Strong Aftershock Jolts Japan on One Month Anniversary of Tsunami, Earthquake Disaster
One month after the earthquake and tsunami struck Japan, 2-year-old Ayaka and family members pray for her missing grandmother and great-grandmother at a vacant lot where they lived in Ishinomaki, Miyagi prefecture. Photo by Yasuyoshi Chiba/AFP/Getty Images.
As Japan somberly marked the one month anniversary of the massive earthquake and tsunami that killed tens of thousands of people and set off a radiation crisis at a nuclear plant, a magnitude 7.0 earthquake shook the country once more.
Japanese officials said the quake had a magnitude of 7.0, but the U.S. Geological Survey said it measured 6.6.
Japanese officials said Monday’s aftershock did not endanger operations at the tsunami-flooded Fukushima Dai-ichi nuclear complex, where power was cut by the aftershock but quickly restored, the Associated Press reported. The epicenter was just inland and about 100 miles north of Tokyo.
There were no immediate reports of more damage or injuries.
Meantime, the evacuation zone around the Fukushima Dai-ichi nuclear complex has been expanded. Residents of five more communities, some more than 20 miles from the Fukushima Dai-ichi nuclear complex in the northeast, were urged to evacuate within a month because of high levels of radiation, Chief Cabinet Secretary Yukio Edano told reporters. The 70,000 to 80,000 people living in a 12-mile radius around the plant already have been evacuated.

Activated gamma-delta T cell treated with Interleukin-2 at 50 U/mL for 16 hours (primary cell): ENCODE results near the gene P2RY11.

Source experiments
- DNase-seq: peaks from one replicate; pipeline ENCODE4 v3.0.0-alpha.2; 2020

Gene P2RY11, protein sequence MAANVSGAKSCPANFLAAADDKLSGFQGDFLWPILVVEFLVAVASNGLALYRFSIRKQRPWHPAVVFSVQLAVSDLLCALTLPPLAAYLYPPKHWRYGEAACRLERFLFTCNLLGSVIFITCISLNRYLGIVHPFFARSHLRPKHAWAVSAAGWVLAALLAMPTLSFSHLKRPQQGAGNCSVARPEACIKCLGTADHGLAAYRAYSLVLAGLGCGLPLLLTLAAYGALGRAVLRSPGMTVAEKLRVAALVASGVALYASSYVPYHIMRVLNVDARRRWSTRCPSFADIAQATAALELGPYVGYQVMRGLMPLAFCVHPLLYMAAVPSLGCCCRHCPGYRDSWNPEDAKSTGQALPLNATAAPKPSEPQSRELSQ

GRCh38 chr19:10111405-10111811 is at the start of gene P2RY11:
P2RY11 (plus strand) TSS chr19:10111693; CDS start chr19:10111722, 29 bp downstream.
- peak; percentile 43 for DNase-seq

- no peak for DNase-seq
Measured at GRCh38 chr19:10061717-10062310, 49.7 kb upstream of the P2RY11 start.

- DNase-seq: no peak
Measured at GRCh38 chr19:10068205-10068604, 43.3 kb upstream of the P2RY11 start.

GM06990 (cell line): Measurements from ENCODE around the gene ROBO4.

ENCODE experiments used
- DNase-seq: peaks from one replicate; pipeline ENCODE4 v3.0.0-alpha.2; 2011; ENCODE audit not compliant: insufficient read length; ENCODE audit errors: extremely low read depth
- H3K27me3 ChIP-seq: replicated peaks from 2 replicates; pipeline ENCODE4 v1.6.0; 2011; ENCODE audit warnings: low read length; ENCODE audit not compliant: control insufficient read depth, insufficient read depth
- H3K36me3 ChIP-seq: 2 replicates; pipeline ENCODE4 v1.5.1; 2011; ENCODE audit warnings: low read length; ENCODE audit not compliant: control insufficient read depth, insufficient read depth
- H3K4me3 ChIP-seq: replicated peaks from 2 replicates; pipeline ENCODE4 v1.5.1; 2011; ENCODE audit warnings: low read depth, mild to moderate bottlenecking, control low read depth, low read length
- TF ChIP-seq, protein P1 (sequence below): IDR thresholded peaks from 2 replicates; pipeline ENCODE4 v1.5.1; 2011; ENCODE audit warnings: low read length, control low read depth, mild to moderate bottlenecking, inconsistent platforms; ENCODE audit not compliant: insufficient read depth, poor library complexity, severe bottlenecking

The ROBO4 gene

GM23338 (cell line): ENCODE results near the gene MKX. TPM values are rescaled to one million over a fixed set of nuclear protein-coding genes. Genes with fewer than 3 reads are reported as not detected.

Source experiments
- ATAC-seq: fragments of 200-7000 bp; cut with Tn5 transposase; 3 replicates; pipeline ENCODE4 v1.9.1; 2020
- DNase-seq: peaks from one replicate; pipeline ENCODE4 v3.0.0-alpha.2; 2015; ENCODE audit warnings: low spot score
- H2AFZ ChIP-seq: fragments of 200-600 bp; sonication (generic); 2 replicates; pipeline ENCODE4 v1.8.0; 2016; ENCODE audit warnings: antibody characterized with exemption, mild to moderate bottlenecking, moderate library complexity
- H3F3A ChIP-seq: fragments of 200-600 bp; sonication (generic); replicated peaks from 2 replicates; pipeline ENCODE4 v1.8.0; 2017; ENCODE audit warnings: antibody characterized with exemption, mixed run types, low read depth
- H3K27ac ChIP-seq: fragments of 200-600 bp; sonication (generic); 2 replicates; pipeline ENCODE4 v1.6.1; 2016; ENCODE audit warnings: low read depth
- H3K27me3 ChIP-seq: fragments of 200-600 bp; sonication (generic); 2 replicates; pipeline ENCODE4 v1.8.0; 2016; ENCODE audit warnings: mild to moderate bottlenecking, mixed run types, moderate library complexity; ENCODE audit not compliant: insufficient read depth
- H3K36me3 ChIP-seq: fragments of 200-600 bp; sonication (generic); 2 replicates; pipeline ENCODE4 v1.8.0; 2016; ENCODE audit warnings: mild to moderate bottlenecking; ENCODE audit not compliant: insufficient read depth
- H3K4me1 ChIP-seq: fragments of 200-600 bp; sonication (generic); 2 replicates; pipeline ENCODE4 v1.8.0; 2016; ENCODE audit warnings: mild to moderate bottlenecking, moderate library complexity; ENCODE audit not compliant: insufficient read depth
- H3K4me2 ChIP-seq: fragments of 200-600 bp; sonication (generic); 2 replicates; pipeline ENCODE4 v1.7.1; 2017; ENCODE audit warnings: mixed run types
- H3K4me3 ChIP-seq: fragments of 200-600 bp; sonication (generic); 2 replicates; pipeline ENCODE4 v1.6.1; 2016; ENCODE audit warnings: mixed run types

In local elections over the weekend, Prime Minister Naoto Kan’s ruling party suffered big losses, further weakening his power and lifting rivals. Kan’s ruling Democratic Party of Japan lost 69 seats in a Sunday vote for prefectural assemblies and three gubernatorial elections where it had backed candidates.
The earthquake and tsunami of March 11 killed up to 25,000 people and is costing as much as $310 billion in damage, according to the Japanese government’s estimates. About 250,000 are without electricity (some of them because of the latest two aftershocks). Bodies of thousands of tsunami victims have yet to be found and more than 150,000 people are living in shelters.
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